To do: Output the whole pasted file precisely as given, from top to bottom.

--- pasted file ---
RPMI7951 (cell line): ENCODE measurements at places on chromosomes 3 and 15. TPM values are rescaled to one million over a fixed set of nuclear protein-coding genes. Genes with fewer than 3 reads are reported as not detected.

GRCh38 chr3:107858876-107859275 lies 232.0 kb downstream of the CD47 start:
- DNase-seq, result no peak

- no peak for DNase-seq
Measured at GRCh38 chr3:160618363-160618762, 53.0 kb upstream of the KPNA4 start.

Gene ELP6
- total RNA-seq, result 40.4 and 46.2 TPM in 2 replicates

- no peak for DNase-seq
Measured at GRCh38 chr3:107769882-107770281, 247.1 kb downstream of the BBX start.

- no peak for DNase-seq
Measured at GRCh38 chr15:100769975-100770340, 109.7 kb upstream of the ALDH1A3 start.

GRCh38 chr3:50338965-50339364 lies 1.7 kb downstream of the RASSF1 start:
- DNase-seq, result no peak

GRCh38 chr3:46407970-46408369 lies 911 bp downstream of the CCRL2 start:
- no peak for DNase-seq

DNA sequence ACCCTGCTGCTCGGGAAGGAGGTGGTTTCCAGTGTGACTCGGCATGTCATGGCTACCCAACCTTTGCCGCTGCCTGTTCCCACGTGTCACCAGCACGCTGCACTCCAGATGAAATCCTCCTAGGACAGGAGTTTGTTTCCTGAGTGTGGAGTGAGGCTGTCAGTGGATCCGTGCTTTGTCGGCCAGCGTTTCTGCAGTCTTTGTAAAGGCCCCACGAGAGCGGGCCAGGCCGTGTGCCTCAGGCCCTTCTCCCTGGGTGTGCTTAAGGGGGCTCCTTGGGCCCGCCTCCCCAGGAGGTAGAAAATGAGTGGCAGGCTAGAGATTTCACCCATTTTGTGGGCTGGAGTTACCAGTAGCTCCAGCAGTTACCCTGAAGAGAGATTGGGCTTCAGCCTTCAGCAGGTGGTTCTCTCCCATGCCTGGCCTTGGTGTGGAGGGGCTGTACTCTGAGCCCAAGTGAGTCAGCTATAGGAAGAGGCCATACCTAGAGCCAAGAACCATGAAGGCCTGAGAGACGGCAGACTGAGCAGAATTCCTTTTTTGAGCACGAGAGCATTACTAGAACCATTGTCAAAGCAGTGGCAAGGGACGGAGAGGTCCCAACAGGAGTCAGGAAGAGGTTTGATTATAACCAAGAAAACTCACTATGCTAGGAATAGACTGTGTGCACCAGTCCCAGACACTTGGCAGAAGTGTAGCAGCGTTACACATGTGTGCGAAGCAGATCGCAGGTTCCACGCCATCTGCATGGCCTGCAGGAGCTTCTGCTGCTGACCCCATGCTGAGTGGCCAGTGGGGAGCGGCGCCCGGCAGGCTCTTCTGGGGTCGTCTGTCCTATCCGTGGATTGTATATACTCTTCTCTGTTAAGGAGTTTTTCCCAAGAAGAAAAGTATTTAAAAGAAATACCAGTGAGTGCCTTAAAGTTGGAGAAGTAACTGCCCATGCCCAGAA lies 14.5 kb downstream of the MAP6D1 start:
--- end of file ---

RPMI7951 (cell line): ENCODE measurements at places on chromosomes 3 and 15. TPM values are rescaled to one million over a fixed set of nuclear protein-coding genes. Genes with fewer than 3 reads are reported as not detected.

GRCh38 chr3:107858876-107859275 lies 232.0 kb downstream of the CD47 start:
- DNase-seq, result no peak

- no peak for DNase-seq
Measured at GRCh38 chr3:160618363-160618762, 53.0 kb upstream of the KPNA4 start.

Gene ELP6
- total RNA-seq, result 40.4 and 46.2 TPM in 2 replicates

- no peak for DNase-seq
Measured at GRCh38 chr3:107769882-107770281, 247.1 kb downstream of the BBX start.

- no peak for DNase-seq
Measured at GRCh38 chr15:100769975-100770340, 109.7 kb upstream of the ALDH1A3 start.

GRCh38 chr3:50338965-50339364 lies 1.7 kb downstream of the RASSF1 start:
- DNase-seq, result no peak

GRCh38 chr3:46407970-46408369 lies 911 bp downstream of the CCRL2 start:
- no peak for DNase-seq

DNA sequence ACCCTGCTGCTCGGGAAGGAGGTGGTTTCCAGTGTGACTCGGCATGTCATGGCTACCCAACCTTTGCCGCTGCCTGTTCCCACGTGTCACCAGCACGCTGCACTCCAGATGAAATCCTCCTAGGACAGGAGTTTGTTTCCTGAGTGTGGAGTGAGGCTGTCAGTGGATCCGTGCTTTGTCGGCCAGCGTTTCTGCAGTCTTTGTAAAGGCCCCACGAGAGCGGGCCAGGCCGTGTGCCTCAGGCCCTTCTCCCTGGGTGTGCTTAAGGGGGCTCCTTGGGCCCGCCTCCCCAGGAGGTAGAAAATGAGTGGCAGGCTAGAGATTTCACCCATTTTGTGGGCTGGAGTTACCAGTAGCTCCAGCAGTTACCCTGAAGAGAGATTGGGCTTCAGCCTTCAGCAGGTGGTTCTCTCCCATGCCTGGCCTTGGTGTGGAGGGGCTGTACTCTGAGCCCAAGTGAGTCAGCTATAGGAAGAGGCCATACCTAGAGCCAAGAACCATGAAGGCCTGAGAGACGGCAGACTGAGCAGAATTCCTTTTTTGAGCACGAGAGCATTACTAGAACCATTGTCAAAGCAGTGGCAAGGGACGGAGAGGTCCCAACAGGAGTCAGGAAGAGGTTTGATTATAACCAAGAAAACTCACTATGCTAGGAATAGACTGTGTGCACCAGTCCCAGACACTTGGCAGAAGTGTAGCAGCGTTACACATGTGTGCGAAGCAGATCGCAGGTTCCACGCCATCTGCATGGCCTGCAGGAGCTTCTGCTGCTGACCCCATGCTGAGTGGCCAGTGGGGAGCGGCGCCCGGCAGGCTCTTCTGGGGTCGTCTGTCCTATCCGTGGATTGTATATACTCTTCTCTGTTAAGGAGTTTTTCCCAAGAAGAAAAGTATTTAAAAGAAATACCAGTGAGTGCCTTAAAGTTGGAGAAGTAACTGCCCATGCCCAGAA lies 14.5 kb downstream of the MAP6D1 start: